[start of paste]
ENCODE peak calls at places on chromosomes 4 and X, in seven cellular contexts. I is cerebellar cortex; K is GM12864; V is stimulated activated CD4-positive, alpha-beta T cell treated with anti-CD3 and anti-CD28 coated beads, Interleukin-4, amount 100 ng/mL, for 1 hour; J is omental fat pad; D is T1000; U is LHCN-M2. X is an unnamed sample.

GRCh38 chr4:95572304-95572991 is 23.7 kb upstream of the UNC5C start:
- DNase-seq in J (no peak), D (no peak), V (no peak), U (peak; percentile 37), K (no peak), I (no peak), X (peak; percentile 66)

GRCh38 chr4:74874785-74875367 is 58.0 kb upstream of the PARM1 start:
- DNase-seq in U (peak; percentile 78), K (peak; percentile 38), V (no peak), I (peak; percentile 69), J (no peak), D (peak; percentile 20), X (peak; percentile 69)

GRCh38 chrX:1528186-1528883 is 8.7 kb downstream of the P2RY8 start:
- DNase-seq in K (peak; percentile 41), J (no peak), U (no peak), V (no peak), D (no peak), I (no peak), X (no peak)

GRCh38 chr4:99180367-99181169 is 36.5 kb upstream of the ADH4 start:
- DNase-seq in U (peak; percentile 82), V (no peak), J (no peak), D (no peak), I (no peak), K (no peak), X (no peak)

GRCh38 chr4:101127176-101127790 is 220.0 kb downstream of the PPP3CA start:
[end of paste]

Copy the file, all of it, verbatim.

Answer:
ENCODE peak calls at places on chromosomes 4 and X, in seven cellular contexts. I is cerebellar cortex; K is GM12864; V is stimulated activated CD4-positive, alpha-beta T cell treated with anti-CD3 and anti-CD28 coated beads, Interleukin-4, amount 100 ng/mL, for 1 hour; J is omental fat pad; D is T1000; U is LHCN-M2. X is an unnamed sample.

GRCh38 chr4:95572304-95572991 is 23.7 kb upstream of the UNC5C start:
- DNase-seq in J (no peak), D (no peak), V (no peak), U (peak; percentile 37), K (no peak), I (no peak), X (peak; percentile 66)

GRCh38 chr4:74874785-74875367 is 58.0 kb upstream of the PARM1 start:
- DNase-seq in U (peak; percentile 78), K (peak; percentile 38), V (no peak), I (peak; percentile 69), J (no peak), D (peak; percentile 20), X (peak; percentile 69)

GRCh38 chrX:1528186-1528883 is 8.7 kb downstream of the P2RY8 start:
- DNase-seq in K (peak; percentile 41), J (no peak), U (no peak), V (no peak), D (no peak), I (no peak), X (no peak)

GRCh38 chr4:99180367-99181169 is 36.5 kb upstream of the ADH4 start:
- DNase-seq in U (peak; percentile 82), V (no peak), J (no peak), D (no peak), I (no peak), K (no peak), X (no peak)

GRCh38 chr4:101127176-101127790 is 220.0 kb downstream of the PPP3CA start: